Medals

HERO OF THE SKIES

By Lord Ashcroft

First published in Saga Magazine in January 2022.

As the 40th anniversary of the Falklands War approaches, we celebrate one of its heroes, William O’Brien, who is the only Royal Marine ever to receive the Distinguished Flying Medal. ‘Uncle Bill’ went on to be the oldest pilot to fly missions in Afghanistan, flying helicopters with the Royal Naval Reserve. By Lord Michael Ashcroft.

Four decades ago, his skill and bravery in the Falklands – evacuating casualties by helicopter under enemy fire – earned pilot William O’Brien a unique honour. In recognition of 17 night-flying sorties, rescuing wounded personnel and resupplying vital ammunition, he became the only Royal Marine ever to be awarded the Distinguished Flying Medal (DFM), and received the only such decoration of the conflict.

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See the January issue of Britain at War for Lord Ashcroft’s new bravery article

By Lord Ashcroft

Lord Ashcroft KCMG PC has had his latest “hero of the month” article published in Britain at War, the country’s best-selling military history monthly magazine.

The January issue of the magazine has four pages on the life and career of Major Charles George Gibson “Pat” Riley DCM, one of the earliest and most courageous members of the SAS.

Riley was born in Wisconsin, USA, to an Irish-American family. However, when he was just seven, the family moved to Cumbria. After working first in a quarry, he joined the Coldstream Guards in January 1934, aged 18. (more…)

‘SAINT’ WHO WENT MARCHING ON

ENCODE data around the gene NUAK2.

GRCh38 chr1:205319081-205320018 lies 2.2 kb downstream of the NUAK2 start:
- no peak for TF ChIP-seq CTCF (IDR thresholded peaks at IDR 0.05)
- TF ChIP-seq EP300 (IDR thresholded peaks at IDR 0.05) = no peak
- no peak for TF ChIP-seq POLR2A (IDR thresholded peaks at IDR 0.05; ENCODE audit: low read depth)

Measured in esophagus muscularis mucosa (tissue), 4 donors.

By Lord Ashcroft

First published in the Daily Express on 04 January 2022.

As his medals join the world’s greatest collection of gallantry awards, the long journey of Colour Sergeant Alwyn Stevens from the remote island of St Helena to guts and glory in Afghanistan.

I WAS a toddler when I first visited St Helena. It was a stop-off for my family on our way to Africa where my father Eric Ashcroft was taking up a post as a colonial officer. I’ve had a soft spot for the remote volcanic island ever since and until Covid-19 intervened, was a regular visitor to the British Overseas Territory where Napoleon was exiled after his defeat at the Battle of Waterloo.

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See the December issue of Britain at War for Lord Ashcroft’s new bravery article

By Lord Ashcroft

Lord Ashcroft KCMG PC has had his latest “hero of the month” article published in Britain at War, the country’s best-selling military history monthly magazine.

The December issue of the magazine has four pages on the life and career of Guardsman Edward Charlton, who was awarded the last VC of the European theatre at the end of the Second World War.

Charlton, who was born in Rowlands Gill near Gateshead in County Durham, volunteered for the Irish Guards shortly after the outbreak of the war in September 1939. He was then aged 19. (more…)

Forty years on since the Falklands War, my new book celebrates the bravery of our Armed Forces

By Lord Ashcroft

First published on ConservativeHome.com on 17 November 2021.

Last night I was able to host what habecome that rarest of events: a live book launch with real guests. My book launches over the past 20 months have, sadly, had to be “virtual” online events because of the Covid-19 pandemic.

I welcomed nearly 250 guests to Millbank Tower, central London, to mark the publication of my latest bravery book: Falklands War Heroes. Politicians, members (and former members) of our Armed Forces, business leaders, lawyers, charity bosses and journalists mixed happily with my friends and family.